played in the dresses and dwellings Such was my first night at an Eng, of all orders of the people—and lish inn; and such my experience of with the first sight of your renownthe comforts, the much vaunted com- ed Thames, flowing majestically beforts of a country which, in this res- tween the counties of Kent and Espect, is said to be superior to all the sex; and so crowded with vessels, world.

that I seemed to behold a forest of You will acknowledge that, if be- masts. I was also much surprised fore you had been a week in France at the multitude of travellers, whom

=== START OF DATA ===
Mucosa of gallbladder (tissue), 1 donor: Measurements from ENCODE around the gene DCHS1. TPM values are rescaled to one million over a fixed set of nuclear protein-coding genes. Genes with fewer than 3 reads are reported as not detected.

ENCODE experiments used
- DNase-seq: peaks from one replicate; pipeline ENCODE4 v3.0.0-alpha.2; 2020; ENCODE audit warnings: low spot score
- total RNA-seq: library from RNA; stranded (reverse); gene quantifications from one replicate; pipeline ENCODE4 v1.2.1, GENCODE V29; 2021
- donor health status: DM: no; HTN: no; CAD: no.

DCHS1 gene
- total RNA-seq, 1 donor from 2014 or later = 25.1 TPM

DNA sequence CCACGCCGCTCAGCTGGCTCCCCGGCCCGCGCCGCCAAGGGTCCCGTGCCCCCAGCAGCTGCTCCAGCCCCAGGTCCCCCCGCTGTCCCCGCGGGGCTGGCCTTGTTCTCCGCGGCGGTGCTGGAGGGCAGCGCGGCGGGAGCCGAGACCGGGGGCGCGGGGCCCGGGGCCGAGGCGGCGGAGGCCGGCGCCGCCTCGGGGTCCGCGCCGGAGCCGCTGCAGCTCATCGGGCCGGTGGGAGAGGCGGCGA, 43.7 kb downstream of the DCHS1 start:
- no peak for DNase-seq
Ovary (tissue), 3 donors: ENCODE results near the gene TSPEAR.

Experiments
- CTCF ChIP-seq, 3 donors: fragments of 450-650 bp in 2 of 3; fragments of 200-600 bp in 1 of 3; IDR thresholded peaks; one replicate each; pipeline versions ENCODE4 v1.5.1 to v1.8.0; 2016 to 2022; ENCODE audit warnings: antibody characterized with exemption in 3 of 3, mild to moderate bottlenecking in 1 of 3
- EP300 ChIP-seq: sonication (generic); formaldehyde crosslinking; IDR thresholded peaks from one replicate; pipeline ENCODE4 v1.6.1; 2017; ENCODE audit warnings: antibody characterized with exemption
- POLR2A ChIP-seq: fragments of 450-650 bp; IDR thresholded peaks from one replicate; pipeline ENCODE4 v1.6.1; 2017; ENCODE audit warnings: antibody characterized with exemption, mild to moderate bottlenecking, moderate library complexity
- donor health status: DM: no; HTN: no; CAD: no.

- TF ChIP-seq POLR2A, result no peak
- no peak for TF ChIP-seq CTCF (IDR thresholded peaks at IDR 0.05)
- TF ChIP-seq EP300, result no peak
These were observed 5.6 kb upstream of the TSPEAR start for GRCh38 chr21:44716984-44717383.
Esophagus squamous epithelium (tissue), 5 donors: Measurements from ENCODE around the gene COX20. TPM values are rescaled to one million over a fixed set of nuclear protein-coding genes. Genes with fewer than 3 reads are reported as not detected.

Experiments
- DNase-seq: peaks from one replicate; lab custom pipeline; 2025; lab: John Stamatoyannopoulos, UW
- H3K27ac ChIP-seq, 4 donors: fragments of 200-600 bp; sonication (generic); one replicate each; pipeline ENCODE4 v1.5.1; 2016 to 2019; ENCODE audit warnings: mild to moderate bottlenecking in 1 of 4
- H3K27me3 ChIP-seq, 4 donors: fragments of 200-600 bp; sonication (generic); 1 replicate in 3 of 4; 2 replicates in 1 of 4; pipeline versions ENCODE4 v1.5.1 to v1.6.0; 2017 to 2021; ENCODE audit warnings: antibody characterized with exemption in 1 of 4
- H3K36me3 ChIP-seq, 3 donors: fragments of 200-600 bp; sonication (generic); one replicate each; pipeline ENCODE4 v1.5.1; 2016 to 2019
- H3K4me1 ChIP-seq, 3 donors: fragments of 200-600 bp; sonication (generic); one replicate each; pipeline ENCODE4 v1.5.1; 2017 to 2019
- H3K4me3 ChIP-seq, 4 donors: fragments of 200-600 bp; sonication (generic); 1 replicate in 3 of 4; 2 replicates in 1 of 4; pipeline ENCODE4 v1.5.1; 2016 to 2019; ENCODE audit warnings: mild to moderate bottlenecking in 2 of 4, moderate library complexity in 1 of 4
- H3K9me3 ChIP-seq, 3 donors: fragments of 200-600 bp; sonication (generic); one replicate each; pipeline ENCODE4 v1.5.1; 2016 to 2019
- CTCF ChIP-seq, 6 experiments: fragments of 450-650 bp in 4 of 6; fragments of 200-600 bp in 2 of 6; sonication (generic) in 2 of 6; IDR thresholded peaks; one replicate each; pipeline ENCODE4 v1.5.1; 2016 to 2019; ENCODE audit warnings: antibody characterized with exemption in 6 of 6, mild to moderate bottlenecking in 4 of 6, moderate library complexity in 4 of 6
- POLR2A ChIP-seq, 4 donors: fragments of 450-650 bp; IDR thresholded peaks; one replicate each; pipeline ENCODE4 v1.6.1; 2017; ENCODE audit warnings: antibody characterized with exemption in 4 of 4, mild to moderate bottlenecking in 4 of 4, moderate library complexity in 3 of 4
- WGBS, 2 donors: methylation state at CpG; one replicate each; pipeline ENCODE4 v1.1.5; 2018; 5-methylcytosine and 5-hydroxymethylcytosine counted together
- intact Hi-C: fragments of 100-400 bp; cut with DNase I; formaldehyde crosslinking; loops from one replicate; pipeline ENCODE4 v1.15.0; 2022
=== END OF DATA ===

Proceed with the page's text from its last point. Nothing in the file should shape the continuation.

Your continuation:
I met in private and public carriages we, who do not generally possess of all descriptions. You are, indeed, the advantage, have invented the a wandering nation, par eminence. only appropriate name, did not esI am persuaded that, between Dover cape my notice. On these trottoirs and London, I saw twice as many crowds of well-dressed pedestrians persons as will be found at any time of both sexes were hastening to in the road between Paris and Gene their respective avocations, in spite va; though the latter journey is at of the unfavourable state of the least four times longer than the atmosphere, and of the approaching former.